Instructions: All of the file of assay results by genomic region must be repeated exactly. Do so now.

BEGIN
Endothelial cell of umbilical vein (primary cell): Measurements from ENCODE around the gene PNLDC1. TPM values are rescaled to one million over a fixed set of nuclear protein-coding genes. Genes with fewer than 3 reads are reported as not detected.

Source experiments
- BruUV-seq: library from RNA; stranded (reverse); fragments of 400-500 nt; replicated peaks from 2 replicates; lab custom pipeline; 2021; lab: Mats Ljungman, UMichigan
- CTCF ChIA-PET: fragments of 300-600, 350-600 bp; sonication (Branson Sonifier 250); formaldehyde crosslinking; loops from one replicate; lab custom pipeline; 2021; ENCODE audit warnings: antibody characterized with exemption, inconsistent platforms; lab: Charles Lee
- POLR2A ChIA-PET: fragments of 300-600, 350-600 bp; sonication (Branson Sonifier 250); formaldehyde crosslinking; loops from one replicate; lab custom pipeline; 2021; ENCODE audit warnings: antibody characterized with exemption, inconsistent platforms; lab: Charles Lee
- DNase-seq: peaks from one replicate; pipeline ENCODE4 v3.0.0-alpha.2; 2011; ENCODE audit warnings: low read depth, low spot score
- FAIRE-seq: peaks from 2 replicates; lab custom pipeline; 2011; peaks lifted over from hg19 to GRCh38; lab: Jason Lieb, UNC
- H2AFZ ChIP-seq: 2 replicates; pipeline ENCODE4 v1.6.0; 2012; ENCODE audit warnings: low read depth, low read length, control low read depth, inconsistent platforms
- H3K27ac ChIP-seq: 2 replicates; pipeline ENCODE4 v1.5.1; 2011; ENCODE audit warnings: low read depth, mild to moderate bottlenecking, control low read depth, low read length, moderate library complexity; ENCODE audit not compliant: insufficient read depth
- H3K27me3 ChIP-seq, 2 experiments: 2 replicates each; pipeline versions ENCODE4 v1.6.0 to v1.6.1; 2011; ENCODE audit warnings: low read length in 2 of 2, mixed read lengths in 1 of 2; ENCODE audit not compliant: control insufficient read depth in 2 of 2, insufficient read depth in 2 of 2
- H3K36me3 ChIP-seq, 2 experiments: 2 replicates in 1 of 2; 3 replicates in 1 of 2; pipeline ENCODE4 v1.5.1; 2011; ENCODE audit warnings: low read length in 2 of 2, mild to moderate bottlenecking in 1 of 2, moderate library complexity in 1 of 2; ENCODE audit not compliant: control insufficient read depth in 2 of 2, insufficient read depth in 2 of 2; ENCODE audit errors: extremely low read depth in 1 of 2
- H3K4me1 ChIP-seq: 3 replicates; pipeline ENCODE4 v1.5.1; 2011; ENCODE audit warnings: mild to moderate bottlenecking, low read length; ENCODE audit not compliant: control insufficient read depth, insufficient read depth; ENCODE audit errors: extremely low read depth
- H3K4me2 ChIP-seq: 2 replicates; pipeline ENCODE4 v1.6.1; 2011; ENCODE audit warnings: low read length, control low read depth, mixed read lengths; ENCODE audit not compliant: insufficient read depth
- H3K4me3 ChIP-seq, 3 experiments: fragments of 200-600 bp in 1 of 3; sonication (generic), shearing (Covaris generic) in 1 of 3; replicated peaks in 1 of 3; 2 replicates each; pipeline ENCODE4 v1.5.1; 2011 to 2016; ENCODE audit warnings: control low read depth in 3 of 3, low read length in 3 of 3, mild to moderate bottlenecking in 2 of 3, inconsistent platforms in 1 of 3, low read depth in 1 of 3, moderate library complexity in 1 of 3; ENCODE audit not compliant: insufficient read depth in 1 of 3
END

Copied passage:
Endothelial cell of umbilical vein (primary cell): Measurements from ENCODE around the gene PNLDC1. TPM values are rescaled to one million over a fixed set of nuclear protein-coding genes. Genes with fewer than 3 reads are reported as not detected.

Source experiments
- BruUV-seq: library from RNA; stranded (reverse); fragments of 400-500 nt; replicated peaks from 2 replicates; lab custom pipeline; 2021; lab: Mats Ljungman, UMichigan
- CTCF ChIA-PET: fragments of 300-600, 350-600 bp; sonication (Branson Sonifier 250); formaldehyde crosslinking; loops from one replicate; lab custom pipeline; 2021; ENCODE audit warnings: antibody characterized with exemption, inconsistent platforms; lab: Charles Lee
- POLR2A ChIA-PET: fragments of 300-600, 350-600 bp; sonication (Branson Sonifier 250); formaldehyde crosslinking; loops from one replicate; lab custom pipeline; 2021; ENCODE audit warnings: antibody characterized with exemption, inconsistent platforms; lab: Charles Lee
- DNase-seq: peaks from one replicate; pipeline ENCODE4 v3.0.0-alpha.2; 2011; ENCODE audit warnings: low read depth, low spot score
- FAIRE-seq: peaks from 2 replicates; lab custom pipeline; 2011; peaks lifted over from hg19 to GRCh38; lab: Jason Lieb, UNC
- H2AFZ ChIP-seq: 2 replicates; pipeline ENCODE4 v1.6.0; 2012; ENCODE audit warnings: low read depth, low read length, control low read depth, inconsistent platforms
- H3K27ac ChIP-seq: 2 replicates; pipeline ENCODE4 v1.5.1; 2011; ENCODE audit warnings: low read depth, mild to moderate bottlenecking, control low read depth, low read length, moderate library complexity; ENCODE audit not compliant: insufficient read depth
- H3K27me3 ChIP-seq, 2 experiments: 2 replicates each; pipeline versions ENCODE4 v1.6.0 to v1.6.1; 2011; ENCODE audit warnings: low read length in 2 of 2, mixed read lengths in 1 of 2; ENCODE audit not compliant: control insufficient read depth in 2 of 2, insufficient read depth in 2 of 2
- H3K36me3 ChIP-seq, 2 experiments: 2 replicates in 1 of 2; 3 replicates in 1 of 2; pipeline ENCODE4 v1.5.1; 2011; ENCODE audit warnings: low read length in 2 of 2, mild to moderate bottlenecking in 1 of 2, moderate library complexity in 1 of 2; ENCODE audit not compliant: control insufficient read depth in 2 of 2, insufficient read depth in 2 of 2; ENCODE audit errors: extremely low read depth in 1 of 2
- H3K4me1 ChIP-seq: 3 replicates; pipeline ENCODE4 v1.5.1; 2011; ENCODE audit warnings: mild to moderate bottlenecking, low read length; ENCODE audit not compliant: control insufficient read depth, insufficient read depth; ENCODE audit errors: extremely low read depth
- H3K4me2 ChIP-seq: 2 replicates; pipeline ENCODE4 v1.6.1; 2011; ENCODE audit warnings: low read length, control low read depth, mixed read lengths; ENCODE audit not compliant: insufficient read depth
- H3K4me3 ChIP-seq, 3 experiments: fragments of 200-600 bp in 1 of 3; sonication (generic), shearing (Covaris generic) in 1 of 3; replicated peaks in 1 of 3; 2 replicates each; pipeline ENCODE4 v1.5.1; 2011 to 2016; ENCODE audit warnings: control low read depth in 3 of 3, low read length in 3 of 3, mild to moderate bottlenecking in 2 of 3, inconsistent platforms in 1 of 3, low read depth in 1 of 3, moderate library complexity in 1 of 3; ENCODE audit not compliant: insufficient read depth in 1 of 3